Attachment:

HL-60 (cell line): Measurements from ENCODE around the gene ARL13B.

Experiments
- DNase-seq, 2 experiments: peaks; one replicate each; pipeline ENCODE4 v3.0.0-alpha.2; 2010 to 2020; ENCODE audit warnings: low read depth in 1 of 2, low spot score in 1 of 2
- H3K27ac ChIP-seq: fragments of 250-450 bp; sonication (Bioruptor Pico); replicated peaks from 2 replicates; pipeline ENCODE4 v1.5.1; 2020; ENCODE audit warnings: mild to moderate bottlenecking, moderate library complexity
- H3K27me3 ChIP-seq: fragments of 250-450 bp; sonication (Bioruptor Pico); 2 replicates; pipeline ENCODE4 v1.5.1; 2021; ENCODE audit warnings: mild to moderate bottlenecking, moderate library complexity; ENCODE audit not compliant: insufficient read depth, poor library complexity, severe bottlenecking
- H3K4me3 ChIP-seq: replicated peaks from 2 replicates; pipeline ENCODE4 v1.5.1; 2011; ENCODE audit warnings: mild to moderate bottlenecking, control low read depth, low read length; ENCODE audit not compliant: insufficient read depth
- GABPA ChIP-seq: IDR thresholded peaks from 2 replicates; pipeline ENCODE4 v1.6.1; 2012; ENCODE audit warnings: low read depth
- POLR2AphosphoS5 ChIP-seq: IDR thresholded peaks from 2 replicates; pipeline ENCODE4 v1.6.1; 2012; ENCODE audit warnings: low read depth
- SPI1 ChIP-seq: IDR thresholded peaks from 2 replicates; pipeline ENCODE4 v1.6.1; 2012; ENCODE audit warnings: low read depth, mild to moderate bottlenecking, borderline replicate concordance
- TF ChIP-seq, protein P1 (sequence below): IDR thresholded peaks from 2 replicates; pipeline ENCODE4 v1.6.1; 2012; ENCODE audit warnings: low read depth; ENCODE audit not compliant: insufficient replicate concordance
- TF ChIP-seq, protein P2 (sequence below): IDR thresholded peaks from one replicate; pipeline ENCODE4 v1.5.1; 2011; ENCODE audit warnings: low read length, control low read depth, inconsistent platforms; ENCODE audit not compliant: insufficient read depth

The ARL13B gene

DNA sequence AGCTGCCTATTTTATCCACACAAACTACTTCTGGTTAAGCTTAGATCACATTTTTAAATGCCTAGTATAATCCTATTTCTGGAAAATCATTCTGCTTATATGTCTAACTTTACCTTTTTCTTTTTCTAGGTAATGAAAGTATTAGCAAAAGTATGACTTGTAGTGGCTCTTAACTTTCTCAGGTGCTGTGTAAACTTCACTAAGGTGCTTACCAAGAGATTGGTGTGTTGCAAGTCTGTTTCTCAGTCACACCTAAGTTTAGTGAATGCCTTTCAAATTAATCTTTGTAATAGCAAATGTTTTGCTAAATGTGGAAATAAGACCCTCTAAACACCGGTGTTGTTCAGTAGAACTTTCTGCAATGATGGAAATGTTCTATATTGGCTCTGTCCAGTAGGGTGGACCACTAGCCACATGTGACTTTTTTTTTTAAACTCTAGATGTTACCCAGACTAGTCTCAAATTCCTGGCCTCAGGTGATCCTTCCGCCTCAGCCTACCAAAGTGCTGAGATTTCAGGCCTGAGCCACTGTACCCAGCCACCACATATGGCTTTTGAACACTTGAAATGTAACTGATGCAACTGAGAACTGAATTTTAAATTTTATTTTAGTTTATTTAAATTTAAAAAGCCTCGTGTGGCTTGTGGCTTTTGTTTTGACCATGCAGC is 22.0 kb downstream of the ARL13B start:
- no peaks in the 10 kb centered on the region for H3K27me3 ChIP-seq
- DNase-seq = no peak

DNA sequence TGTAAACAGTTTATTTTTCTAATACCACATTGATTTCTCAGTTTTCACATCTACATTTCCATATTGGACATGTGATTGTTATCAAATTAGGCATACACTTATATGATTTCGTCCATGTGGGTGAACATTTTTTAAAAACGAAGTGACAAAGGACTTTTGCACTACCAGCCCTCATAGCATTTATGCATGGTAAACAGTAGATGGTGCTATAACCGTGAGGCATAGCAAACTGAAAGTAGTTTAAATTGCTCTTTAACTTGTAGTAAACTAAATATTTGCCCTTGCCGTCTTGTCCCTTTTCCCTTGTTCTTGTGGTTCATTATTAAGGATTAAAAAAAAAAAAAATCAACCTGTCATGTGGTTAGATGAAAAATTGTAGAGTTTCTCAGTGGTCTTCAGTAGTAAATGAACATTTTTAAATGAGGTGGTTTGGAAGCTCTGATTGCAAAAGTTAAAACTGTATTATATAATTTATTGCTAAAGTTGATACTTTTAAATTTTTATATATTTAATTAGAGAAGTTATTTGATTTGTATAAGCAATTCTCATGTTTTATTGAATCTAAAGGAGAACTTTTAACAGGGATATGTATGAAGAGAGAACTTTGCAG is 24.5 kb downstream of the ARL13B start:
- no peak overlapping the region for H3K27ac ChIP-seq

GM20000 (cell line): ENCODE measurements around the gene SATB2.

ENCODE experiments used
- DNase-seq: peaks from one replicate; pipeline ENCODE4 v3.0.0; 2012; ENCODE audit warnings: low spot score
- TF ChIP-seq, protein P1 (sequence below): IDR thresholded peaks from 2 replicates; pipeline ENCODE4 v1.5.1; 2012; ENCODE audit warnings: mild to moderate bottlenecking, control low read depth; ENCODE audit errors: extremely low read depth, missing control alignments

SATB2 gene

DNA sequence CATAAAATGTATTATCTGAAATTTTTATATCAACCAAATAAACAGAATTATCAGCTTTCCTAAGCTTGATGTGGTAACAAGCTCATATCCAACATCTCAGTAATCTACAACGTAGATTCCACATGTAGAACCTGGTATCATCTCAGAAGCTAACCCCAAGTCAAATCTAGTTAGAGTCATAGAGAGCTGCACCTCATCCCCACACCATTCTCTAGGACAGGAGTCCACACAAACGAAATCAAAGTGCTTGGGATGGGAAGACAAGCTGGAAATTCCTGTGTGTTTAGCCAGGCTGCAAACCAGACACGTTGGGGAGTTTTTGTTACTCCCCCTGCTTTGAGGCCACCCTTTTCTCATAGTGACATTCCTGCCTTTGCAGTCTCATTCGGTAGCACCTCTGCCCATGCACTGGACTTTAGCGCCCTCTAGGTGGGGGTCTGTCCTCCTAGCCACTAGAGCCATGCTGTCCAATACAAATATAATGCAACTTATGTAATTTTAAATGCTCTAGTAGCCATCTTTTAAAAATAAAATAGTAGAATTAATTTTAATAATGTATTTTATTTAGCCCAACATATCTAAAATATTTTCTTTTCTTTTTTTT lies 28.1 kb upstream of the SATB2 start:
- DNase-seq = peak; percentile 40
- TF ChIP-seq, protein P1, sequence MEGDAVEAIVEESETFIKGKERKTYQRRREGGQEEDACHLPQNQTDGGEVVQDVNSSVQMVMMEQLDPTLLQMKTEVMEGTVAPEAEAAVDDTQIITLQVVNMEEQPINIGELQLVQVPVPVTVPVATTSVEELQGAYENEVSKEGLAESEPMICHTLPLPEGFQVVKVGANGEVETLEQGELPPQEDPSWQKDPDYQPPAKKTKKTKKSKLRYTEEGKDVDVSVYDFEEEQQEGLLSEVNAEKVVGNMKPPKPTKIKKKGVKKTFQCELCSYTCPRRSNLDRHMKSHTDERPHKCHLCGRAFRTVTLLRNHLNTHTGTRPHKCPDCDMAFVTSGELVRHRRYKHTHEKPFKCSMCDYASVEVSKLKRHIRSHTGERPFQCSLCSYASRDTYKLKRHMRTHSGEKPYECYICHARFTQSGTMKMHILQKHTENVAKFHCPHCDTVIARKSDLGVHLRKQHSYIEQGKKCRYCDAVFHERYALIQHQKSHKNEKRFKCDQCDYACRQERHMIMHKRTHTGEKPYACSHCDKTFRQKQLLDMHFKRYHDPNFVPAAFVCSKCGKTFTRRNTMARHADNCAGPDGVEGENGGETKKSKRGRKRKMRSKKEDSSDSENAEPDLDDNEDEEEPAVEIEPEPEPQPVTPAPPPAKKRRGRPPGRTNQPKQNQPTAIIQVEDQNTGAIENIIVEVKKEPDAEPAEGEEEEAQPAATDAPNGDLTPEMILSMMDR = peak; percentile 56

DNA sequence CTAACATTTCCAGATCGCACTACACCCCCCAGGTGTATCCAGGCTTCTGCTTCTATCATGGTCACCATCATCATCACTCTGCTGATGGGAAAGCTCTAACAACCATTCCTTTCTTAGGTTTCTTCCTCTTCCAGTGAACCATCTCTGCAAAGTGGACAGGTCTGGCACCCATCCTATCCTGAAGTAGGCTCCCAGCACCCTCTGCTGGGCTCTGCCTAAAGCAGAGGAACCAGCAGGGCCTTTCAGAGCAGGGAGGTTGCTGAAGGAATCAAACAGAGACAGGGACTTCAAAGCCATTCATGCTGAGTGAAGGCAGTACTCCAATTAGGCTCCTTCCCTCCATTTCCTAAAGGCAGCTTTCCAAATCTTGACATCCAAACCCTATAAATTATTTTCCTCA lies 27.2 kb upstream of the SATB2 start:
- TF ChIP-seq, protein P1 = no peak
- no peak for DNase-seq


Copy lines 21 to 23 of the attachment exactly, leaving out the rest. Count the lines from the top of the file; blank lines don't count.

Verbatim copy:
- TF ChIP-seq, protein P1 (sequence below): IDR thresholded peaks from 2 replicates; pipeline ENCODE4 v1.5.1; 2012; ENCODE audit warnings: mild to moderate bottlenecking, control low read depth; ENCODE audit errors: extremely low read depth, missing control alignments

SATB2 gene

DNA sequence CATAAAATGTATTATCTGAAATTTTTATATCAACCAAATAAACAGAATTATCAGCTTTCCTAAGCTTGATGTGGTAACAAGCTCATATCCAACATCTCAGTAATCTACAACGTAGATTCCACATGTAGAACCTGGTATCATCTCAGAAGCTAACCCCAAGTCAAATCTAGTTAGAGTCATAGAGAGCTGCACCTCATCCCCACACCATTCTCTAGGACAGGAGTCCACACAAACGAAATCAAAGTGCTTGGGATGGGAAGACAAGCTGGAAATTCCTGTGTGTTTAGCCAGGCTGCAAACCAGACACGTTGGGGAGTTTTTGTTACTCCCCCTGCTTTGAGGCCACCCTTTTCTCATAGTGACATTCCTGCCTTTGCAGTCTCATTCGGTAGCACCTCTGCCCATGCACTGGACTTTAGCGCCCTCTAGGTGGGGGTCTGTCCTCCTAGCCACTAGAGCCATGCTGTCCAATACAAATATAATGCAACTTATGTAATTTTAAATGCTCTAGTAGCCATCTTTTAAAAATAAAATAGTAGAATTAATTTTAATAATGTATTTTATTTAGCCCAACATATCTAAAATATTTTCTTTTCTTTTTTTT lies 28.1 kb upstream of the SATB2 start: